Under the Companies Act, 1956 share warrant may be issued:

  1. With respect to any fully paid – up shares,
  2. Bearer of the warrant is entitled to the shares therein,
  3. May provide for payment of the future dividends by coupons or otherwise.

Present Companies Act, 2013 used term “Share Warrant” in two places only; once in Section 57 which talk about ownership of share warrant and in Schedule III which has mentioned it in format of Balance Sheet. It seems both place, the Act accommodate existing Share warrants.

According to Section 122(1) of the (United Kingdom) Companies Act, 2006:

On the issue of a share warrant the company must—

(a) enter in the register of members—

(i) the fact of the issue of the warrant,

(ii) a statement of the shares included in the warrant, distinguishing each share by its number so long as the share has a number, and

(iii) the date of the issue of the warrant,

and

(b) amend the register, if necessary, so that no person is named on the register as the holder of the shares specified in the warrant.

Sub – section (3) of Section 122 of the (United Kingdom) Companies Act, 2006 further add that the bearer of a share warrant may, if the articles of the company so provide, be deemed a member of the company within the meaning of this Act, either to the full extent or for any purposes defined in the articles. Sub – section (4) of Section 122 of the (United Kingdom) Companies Act, 2006 add that subject to the company’s articles, the bearer of a share warrant is entitled, on surrendering it for cancellation, to have his name entered as a member in the register of members. Sub – section (4) of Section 122 of the (United Kingdom) Companies Act, 2006 add that on the surrender of a share warrant, the date of the surrender must be entered in the register.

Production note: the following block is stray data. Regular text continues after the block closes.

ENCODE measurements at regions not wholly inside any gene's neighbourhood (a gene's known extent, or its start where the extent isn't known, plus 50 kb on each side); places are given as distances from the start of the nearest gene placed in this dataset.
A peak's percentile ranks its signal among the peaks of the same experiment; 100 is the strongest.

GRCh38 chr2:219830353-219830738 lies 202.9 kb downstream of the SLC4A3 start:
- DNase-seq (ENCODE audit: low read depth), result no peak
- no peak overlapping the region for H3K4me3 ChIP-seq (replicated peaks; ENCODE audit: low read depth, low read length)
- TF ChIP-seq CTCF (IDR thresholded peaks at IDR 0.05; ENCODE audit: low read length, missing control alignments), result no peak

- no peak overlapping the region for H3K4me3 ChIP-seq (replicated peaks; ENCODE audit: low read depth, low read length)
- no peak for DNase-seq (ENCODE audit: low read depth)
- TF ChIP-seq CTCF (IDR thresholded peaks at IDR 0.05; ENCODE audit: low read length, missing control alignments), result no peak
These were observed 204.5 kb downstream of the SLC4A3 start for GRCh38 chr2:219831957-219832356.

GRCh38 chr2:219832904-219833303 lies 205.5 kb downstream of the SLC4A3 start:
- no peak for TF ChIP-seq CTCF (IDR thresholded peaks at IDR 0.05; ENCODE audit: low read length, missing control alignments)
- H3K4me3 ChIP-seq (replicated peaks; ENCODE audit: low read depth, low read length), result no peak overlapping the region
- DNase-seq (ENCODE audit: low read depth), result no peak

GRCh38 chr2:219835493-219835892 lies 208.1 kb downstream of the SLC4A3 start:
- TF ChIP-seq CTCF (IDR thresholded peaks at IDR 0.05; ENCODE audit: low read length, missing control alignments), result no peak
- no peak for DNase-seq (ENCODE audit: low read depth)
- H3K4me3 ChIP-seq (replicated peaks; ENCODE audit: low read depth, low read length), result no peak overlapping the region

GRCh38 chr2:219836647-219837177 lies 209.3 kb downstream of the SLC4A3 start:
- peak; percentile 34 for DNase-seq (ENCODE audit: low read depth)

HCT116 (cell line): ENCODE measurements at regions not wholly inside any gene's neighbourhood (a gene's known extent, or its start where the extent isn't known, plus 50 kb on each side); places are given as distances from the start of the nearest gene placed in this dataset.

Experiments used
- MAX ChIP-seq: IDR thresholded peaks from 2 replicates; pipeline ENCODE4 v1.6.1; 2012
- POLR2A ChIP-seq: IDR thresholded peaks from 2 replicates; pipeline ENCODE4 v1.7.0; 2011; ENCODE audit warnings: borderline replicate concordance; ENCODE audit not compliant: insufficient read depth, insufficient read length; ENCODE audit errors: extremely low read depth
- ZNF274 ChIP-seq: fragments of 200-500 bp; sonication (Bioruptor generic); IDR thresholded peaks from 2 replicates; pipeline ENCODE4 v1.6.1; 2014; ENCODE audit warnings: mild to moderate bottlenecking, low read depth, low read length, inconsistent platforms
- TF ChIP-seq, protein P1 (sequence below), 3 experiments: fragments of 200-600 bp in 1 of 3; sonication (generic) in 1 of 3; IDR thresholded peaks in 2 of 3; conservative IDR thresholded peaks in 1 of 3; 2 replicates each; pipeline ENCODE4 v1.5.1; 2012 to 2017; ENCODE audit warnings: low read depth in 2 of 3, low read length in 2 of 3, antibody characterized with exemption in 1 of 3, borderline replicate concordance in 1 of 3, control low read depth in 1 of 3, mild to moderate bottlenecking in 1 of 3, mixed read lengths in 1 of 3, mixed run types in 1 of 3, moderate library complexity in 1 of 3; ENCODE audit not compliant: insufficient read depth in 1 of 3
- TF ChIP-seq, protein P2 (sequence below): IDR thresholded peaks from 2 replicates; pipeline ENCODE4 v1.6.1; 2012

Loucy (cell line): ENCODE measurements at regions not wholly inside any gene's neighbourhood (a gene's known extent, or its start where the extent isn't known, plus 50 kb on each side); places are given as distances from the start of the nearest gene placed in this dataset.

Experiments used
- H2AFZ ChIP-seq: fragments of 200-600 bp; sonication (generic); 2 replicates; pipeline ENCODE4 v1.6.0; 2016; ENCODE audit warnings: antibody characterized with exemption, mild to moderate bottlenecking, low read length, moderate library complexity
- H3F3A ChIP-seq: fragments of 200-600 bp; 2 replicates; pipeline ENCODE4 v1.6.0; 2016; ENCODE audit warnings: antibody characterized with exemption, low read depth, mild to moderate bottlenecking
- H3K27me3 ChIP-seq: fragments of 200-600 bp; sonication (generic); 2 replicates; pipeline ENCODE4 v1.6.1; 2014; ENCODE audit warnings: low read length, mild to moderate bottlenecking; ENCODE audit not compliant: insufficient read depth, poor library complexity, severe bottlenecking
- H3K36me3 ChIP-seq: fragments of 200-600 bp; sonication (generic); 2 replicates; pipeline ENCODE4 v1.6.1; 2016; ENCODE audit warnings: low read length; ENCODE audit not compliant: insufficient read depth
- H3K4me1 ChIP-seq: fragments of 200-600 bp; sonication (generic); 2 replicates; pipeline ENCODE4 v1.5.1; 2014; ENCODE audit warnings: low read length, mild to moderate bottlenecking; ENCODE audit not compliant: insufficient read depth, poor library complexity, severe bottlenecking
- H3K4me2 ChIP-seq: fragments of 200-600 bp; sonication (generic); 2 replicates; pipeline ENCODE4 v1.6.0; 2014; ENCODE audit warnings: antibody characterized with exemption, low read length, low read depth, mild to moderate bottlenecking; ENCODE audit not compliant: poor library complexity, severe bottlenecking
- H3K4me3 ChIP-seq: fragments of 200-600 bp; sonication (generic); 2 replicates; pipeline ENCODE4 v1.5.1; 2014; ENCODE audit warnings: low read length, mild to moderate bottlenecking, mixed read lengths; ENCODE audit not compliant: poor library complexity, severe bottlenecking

Sections 779, 780 and 781 of the (United Kingdom) Companies Act, 2006 further elaborate the provisions related to Share Warrant.

The (South Africa) Companies Act, 2008 and the (Pakistan) Companies Bill, 2015 mentioned that there is no requirement of instrument of transfer for shares in respect of which share warrant has been issued.

In the above discussion, following characteristics of share warrant emerge:

  1. Pre – existence of underlying Shares,
  2. Issue of warrant by conversion of these underlying shares, which cease physical existence for the period of existence of warrant,
  3. Warrant may have mentioned number of shares and distinctive numbers of shares underlying it – as underlying shares or their distinctive numbers are not cancelled,
  4. Deletion of name of members in relation to these shares or securities and entering of the fact of issue of share warrant,
  5. Coupon to claim dividend,
  6. Right of bearer of warrant to claim to be a registered shareholder or securities holder in respect of underlying shares or securities,
  7. Share warrant shall on request or after its period shall be re – converted into shares, and
  8. Share warrant, being a negotiable security, may be transferred without transfer instrument or deed.

Please note: This blog invite readers to share their comments, suggestions, hardship, queries and everything in comment section. This blog post is not a professional advice but just a knowledge sharing initiative for mutual discussion.

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3 responses to “WARRANT vs WARRANT

  1. Pingback: Index of Companies Law Posts | AishMGhrana

  2. Pingback: WARRANT THE FINANCIAL SWEETENER | AishMGhrana

  3. Pingback: SHARE WARRANT – BEARER INSTRUMENT | AishMGhrana